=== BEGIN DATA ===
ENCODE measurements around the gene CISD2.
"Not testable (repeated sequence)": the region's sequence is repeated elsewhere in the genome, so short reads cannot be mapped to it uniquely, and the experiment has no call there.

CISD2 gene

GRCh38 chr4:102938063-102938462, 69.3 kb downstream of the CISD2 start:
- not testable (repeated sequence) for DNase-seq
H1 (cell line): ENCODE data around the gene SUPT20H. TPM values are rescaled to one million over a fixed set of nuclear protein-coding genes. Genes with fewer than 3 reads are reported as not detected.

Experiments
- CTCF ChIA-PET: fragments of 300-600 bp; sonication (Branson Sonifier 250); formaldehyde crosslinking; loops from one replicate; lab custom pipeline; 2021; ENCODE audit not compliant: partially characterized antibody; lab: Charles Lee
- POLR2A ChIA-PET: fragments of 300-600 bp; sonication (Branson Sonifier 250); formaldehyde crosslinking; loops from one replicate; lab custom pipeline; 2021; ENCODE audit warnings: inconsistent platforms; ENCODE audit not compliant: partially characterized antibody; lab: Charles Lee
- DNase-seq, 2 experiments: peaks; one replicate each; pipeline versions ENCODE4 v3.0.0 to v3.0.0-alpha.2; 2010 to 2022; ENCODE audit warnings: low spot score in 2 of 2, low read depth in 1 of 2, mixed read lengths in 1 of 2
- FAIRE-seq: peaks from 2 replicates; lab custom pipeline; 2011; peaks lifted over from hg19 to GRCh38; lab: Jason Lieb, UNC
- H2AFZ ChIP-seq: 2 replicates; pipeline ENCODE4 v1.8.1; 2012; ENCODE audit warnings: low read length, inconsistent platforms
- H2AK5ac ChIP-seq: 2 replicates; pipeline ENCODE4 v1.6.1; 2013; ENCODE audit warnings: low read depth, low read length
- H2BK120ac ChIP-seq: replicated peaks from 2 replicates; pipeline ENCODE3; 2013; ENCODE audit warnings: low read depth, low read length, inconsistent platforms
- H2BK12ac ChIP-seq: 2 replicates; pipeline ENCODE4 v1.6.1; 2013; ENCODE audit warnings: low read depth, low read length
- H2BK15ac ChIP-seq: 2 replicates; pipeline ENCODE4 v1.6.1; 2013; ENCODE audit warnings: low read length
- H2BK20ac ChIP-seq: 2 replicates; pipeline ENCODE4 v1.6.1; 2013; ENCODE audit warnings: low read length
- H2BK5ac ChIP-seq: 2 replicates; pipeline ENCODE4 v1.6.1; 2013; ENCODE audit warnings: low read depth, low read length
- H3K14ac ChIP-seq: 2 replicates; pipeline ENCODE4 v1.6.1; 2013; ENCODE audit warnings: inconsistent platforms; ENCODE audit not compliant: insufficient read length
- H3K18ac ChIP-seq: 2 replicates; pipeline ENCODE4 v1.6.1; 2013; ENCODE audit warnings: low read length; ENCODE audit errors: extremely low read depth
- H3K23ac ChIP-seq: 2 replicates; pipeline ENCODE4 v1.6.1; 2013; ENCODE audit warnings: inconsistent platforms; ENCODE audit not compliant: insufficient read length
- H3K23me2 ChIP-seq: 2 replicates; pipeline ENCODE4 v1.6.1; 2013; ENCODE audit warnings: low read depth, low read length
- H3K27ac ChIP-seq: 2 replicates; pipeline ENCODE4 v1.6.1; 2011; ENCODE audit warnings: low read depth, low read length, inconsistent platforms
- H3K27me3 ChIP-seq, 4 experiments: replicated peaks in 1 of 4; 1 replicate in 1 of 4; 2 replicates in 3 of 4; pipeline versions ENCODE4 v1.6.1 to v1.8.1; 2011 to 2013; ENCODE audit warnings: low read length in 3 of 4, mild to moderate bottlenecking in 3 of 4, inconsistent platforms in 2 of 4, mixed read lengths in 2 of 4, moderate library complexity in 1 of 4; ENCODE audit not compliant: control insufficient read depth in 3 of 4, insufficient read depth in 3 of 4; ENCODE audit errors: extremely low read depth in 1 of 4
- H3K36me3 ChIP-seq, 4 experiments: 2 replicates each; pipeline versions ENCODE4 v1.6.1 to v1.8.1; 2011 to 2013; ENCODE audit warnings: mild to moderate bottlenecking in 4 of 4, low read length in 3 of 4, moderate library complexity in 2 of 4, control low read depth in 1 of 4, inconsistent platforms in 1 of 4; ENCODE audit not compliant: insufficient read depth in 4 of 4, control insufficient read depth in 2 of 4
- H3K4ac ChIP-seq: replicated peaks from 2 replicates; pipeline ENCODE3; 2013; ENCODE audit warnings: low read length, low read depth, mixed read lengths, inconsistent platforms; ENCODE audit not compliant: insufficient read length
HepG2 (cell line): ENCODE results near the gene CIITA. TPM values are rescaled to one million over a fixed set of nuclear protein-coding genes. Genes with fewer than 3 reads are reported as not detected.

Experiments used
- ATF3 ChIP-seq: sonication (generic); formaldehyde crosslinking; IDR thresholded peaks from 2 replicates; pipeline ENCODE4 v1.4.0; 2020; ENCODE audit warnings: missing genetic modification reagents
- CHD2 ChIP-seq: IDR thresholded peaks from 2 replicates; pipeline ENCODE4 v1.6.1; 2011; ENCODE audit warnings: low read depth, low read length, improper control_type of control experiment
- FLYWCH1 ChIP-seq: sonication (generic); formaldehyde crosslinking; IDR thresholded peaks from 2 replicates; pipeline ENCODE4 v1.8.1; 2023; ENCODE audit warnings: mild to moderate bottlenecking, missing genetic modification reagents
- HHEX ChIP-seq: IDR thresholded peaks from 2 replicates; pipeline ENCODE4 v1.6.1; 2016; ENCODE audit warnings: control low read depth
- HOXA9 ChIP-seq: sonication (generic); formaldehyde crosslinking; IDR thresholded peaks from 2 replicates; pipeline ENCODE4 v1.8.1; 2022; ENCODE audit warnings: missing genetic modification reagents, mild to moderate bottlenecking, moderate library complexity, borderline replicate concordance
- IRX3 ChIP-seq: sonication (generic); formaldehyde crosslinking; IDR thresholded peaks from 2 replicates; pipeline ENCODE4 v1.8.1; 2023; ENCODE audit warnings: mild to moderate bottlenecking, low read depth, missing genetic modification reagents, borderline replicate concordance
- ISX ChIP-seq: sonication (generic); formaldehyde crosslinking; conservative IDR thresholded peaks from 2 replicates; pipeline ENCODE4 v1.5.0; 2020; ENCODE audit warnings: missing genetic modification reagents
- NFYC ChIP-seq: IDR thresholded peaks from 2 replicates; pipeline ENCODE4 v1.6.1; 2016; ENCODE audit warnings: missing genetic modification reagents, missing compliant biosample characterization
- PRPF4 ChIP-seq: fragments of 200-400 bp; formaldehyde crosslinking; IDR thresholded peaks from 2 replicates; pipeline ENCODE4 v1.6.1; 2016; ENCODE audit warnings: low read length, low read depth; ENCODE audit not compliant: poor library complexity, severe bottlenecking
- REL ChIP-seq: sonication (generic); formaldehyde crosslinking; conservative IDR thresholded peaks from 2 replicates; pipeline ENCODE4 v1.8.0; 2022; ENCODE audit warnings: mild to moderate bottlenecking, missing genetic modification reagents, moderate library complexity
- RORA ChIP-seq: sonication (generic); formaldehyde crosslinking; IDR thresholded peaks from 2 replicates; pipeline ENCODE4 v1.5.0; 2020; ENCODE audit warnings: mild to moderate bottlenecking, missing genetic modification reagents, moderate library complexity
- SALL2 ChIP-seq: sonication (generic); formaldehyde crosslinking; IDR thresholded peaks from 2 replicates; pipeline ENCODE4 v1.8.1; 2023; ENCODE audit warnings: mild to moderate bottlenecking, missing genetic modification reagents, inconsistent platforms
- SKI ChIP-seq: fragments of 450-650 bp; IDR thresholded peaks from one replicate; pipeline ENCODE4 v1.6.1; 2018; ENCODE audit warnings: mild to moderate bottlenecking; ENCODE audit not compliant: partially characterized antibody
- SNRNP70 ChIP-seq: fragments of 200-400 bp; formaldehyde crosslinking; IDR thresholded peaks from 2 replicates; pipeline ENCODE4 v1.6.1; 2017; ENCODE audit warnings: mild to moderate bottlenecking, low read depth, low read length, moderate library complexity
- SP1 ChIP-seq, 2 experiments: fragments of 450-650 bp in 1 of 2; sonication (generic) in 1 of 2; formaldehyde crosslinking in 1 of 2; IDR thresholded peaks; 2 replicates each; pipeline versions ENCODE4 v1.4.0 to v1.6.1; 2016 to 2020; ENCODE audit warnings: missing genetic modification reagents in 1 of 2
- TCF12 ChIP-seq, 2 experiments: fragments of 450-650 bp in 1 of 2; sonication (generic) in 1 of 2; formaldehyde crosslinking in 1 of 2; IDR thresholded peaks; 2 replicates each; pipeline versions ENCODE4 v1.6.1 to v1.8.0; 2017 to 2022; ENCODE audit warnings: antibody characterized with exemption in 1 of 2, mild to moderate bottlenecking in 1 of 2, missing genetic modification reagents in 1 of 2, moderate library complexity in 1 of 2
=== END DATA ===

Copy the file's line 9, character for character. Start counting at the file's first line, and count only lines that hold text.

- POLR2A ChIA-PET: fragments of 300-600 bp; sonication (Branson Sonifier 250); formaldehyde crosslinking; loops from one replicate; lab custom pipeline; 2021; ENCODE audit warnings: inconsistent platforms; ENCODE audit not compliant: partially characterized antibody; lab: Charles Lee